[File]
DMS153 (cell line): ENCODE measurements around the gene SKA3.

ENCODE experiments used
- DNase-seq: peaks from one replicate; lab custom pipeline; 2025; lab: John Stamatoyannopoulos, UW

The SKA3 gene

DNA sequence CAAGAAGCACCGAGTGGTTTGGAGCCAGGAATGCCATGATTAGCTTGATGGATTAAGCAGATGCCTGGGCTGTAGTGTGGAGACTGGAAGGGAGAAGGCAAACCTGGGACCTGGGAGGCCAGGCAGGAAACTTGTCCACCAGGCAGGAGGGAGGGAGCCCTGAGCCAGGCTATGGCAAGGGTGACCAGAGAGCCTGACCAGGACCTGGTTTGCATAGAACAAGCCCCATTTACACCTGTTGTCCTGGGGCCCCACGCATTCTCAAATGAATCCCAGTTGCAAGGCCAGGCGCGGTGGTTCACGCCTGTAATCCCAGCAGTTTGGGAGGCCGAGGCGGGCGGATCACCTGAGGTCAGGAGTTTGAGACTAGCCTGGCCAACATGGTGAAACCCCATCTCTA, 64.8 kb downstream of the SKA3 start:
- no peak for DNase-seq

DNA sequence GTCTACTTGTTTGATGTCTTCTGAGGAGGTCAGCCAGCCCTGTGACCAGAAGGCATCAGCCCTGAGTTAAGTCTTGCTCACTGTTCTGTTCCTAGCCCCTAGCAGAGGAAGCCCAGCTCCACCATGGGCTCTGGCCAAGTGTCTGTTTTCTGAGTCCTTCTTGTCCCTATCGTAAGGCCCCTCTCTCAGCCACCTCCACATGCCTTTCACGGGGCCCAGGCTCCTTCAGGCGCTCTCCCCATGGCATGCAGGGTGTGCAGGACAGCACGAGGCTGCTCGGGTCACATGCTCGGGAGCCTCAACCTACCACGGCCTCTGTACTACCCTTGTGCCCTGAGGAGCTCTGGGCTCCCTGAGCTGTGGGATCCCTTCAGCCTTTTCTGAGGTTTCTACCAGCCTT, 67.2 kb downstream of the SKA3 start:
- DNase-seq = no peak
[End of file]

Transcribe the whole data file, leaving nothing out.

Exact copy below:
DMS153 (cell line): ENCODE measurements around the gene SKA3.

ENCODE experiments used
- DNase-seq: peaks from one replicate; lab custom pipeline; 2025; lab: John Stamatoyannopoulos, UW

The SKA3 gene

DNA sequence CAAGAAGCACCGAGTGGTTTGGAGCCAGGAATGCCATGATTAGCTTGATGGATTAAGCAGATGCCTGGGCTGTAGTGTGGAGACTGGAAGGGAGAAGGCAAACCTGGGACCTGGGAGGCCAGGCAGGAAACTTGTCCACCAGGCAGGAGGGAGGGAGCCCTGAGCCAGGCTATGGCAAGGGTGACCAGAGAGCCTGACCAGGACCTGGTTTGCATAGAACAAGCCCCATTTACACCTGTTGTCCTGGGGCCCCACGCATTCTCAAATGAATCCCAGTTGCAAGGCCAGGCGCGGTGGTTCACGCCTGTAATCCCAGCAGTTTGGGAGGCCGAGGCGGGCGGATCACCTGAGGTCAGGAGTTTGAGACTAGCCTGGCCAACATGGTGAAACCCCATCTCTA, 64.8 kb downstream of the SKA3 start:
- no peak for DNase-seq

DNA sequence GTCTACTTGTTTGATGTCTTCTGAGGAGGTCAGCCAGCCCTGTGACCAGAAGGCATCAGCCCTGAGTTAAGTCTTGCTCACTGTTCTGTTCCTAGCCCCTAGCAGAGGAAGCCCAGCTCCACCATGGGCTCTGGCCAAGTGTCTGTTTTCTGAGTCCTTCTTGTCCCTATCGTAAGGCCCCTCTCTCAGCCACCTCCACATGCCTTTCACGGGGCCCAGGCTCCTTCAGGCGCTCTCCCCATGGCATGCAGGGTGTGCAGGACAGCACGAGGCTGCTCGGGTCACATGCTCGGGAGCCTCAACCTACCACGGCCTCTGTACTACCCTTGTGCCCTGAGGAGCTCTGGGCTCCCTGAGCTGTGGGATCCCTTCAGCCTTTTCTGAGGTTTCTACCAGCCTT, 67.2 kb downstream of the SKA3 start:
- DNase-seq = no peak